A Simple Technique for Reducing Bounces & Unsubscribes

It used to be said that the average US business mailing address (snail mail) changes once every 9 months. (That’s individuals moving, not companies.) Fast-forward to today’s highly mobile workforce, where people change jobs like the proverbial underwear, throw in a volatile economy, and more than one-third of the email addresses in your marketing database could change each and every year*. The result: more hard bounces and unsubscribes.

There is one simple technique, however, that can reduce the turnover. I was reminded of this when I changed companies late last year. When I went to my favorite e-newsletters, blogs, and online periodicals to change my email address, I discovered in most cases that I had no such option. In fact, my only option was to unsubscribe, and then re-subscribe with my new address.

That’s crazy. Your subscribers, customers, prospects, ANYONE that you email regularly, should have an easy, intuitive, immediately accessible means of updating his/her contact information, including email address.

At our agency, when we send emails – for example, to blog subscribers – we include this “update profile” option in two locations – one immediately under the body of the email (image at right), and another in the footer immediately under the unsubscribe link. This last option is critical, because when a subscriber is changing his/her email address, the first instinct will NOT be to provide you the new and correct information, but rather simply opt-out of further communication entirely.

When a subscriber clicks on our “update profile” link, he/she gets taken to a simple landing page (at right) where it’s a quick and easy task to update the relevant data. Because we host our page on Marketo, the old information is pre-populated automatically for anyone who has previously opened one of our emails. As a result, we’re not asking the individual to complete the entire form; just to update the incorrect information.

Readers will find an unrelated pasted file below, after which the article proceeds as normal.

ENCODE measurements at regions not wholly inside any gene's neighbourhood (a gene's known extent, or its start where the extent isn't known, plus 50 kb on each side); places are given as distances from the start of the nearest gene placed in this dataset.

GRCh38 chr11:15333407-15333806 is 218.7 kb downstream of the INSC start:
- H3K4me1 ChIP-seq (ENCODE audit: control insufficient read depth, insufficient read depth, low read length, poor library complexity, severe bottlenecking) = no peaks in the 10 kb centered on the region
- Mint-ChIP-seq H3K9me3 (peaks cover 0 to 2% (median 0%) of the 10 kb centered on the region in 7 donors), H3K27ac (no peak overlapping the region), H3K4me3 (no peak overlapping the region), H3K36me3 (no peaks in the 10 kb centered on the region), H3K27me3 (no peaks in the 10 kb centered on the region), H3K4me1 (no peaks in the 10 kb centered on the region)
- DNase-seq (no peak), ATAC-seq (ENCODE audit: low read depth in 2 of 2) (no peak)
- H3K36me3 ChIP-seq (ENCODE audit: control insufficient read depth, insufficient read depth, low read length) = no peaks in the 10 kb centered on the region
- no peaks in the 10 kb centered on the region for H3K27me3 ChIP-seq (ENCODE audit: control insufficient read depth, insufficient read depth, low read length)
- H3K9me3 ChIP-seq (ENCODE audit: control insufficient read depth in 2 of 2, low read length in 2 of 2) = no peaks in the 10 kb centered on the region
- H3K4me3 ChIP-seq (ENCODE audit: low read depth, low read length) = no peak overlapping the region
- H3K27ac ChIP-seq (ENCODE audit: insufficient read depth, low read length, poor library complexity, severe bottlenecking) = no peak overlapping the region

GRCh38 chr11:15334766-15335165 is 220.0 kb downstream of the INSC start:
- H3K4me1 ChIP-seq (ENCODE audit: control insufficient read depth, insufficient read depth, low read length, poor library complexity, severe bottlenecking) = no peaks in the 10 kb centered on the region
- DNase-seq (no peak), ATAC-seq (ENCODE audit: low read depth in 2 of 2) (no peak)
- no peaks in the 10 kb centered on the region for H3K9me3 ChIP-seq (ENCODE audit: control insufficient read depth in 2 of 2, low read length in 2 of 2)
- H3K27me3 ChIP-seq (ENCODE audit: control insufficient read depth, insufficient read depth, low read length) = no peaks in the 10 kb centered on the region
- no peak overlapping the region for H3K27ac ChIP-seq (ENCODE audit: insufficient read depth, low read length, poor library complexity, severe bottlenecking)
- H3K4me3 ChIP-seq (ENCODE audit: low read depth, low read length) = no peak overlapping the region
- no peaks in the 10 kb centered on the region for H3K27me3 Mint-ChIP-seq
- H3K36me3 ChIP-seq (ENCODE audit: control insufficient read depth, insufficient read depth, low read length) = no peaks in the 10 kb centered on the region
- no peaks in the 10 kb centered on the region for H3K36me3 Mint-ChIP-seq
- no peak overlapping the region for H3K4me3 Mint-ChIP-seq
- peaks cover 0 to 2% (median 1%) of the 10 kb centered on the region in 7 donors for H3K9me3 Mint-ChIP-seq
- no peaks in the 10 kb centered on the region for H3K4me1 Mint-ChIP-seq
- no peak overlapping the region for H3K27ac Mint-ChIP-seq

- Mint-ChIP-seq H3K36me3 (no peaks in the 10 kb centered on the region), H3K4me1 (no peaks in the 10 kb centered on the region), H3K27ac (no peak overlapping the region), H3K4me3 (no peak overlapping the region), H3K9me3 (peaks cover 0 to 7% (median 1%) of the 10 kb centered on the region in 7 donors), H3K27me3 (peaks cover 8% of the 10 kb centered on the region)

Note also that we use the opportunity to do a little “progressive profiling,” that is, to learn a little more about our subscribers by asking them (optionally) to identify areas of interest. This gives us the ability, if we so choose, to send highly relevant content at a later date to subscribers who have particular areas of interest.

Don’t let your hard-earned contacts disappear due to the inevitable turnover. After all, you’ve earned them!

*As long ago as 2002, the Direct Marketing Association was reporting that fully 33% of people change their email address once per year. That figure has almost certainly increased in the 8 years since. Has anyone seen more recent statistics? If so, please include a link or reference in the comments.

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